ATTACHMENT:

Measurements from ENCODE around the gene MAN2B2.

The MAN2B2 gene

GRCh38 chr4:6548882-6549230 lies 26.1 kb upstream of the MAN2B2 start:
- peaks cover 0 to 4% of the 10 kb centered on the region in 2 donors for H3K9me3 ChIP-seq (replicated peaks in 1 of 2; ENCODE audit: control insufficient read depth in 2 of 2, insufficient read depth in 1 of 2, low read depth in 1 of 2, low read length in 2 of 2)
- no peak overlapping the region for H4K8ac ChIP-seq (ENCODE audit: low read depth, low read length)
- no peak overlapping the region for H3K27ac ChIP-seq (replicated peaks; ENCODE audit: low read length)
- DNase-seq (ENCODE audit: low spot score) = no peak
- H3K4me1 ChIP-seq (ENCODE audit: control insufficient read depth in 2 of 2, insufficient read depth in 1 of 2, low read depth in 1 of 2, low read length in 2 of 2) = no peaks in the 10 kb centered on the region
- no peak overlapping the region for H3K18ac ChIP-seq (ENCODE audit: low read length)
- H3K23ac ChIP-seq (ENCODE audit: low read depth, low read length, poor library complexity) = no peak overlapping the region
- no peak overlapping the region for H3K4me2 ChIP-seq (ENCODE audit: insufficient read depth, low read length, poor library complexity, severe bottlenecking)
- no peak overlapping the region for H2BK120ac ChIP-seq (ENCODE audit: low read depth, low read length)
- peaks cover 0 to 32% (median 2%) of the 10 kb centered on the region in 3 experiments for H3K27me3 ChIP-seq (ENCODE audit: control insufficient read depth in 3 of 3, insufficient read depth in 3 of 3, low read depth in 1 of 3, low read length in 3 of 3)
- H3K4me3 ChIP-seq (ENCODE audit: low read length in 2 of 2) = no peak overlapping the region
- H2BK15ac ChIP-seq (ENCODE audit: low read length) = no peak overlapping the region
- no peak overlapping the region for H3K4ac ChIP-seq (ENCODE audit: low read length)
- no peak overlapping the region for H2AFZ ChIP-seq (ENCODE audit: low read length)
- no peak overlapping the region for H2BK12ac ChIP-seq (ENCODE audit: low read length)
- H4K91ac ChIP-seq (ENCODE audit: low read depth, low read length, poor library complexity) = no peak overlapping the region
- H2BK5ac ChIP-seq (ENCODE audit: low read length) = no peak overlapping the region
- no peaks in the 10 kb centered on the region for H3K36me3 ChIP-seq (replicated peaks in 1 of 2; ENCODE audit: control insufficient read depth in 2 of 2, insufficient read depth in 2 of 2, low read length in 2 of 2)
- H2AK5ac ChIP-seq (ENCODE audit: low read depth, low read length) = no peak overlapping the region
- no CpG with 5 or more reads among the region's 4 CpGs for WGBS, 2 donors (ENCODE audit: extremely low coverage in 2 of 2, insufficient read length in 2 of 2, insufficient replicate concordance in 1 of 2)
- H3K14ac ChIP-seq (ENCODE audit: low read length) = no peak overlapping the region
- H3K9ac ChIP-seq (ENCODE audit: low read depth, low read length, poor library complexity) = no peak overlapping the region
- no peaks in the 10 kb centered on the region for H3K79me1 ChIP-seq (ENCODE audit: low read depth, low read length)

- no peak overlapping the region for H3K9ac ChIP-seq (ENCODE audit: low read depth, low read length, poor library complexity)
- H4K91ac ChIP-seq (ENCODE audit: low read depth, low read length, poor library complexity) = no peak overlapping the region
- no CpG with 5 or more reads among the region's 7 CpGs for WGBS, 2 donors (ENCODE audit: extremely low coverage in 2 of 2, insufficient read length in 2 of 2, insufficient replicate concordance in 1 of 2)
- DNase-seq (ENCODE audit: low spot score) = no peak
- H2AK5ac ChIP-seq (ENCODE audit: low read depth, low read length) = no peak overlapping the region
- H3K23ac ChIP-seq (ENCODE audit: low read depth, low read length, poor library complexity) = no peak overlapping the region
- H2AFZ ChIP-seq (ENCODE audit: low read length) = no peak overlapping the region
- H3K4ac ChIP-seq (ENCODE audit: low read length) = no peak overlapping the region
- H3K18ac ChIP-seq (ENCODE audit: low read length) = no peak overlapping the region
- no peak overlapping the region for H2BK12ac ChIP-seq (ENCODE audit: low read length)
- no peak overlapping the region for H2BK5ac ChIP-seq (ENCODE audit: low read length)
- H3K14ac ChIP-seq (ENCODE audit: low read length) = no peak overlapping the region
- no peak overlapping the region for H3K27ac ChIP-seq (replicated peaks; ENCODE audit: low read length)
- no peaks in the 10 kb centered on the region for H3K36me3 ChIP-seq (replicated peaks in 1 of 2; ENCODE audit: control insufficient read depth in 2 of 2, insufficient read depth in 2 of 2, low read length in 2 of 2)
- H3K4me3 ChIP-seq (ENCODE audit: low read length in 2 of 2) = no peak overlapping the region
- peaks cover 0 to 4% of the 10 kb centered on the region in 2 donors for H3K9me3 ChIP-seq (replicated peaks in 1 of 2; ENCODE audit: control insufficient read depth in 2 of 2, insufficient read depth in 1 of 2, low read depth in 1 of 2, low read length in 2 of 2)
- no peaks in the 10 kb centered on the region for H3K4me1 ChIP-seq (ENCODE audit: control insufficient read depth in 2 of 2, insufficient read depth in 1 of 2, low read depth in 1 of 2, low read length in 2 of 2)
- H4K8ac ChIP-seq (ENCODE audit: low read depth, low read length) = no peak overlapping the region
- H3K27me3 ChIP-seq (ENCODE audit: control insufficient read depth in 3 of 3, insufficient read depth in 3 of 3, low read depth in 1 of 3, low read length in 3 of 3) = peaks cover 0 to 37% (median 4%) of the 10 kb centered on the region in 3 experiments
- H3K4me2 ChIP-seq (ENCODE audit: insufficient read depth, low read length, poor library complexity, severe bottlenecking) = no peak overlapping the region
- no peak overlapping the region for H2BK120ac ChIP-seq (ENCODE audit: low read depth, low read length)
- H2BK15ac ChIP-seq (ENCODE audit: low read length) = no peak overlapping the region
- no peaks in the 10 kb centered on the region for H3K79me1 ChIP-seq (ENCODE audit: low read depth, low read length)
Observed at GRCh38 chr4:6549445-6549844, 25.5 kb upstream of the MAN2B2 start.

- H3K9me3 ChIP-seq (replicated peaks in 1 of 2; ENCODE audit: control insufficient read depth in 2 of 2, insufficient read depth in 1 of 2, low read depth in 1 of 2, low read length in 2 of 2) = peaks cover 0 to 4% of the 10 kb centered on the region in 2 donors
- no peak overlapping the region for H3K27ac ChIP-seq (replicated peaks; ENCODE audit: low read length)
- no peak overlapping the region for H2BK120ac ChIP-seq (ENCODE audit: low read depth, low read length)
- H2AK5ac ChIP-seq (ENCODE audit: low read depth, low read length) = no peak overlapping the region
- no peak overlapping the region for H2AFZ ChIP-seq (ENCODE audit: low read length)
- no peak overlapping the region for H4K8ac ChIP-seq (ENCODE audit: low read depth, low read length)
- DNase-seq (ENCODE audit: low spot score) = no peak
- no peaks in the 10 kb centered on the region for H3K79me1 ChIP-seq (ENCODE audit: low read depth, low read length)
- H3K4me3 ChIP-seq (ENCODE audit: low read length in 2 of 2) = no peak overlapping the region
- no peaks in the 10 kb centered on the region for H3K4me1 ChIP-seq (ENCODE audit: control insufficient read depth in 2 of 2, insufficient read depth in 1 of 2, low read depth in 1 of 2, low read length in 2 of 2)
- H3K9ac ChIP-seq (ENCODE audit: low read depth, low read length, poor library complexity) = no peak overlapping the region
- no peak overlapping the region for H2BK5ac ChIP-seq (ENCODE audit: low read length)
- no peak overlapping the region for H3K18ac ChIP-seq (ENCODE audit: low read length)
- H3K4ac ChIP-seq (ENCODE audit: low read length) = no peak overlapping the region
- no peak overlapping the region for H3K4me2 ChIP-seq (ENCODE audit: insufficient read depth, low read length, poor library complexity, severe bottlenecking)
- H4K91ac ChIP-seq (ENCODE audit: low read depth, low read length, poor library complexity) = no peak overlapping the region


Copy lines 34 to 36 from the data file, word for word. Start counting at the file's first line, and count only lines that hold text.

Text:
- H3K4ac ChIP-seq (ENCODE audit: low read length) = no peak overlapping the region
- H3K18ac ChIP-seq (ENCODE audit: low read length) = no peak overlapping the region
- no peak overlapping the region for H2BK12ac ChIP-seq (ENCODE audit: low read length)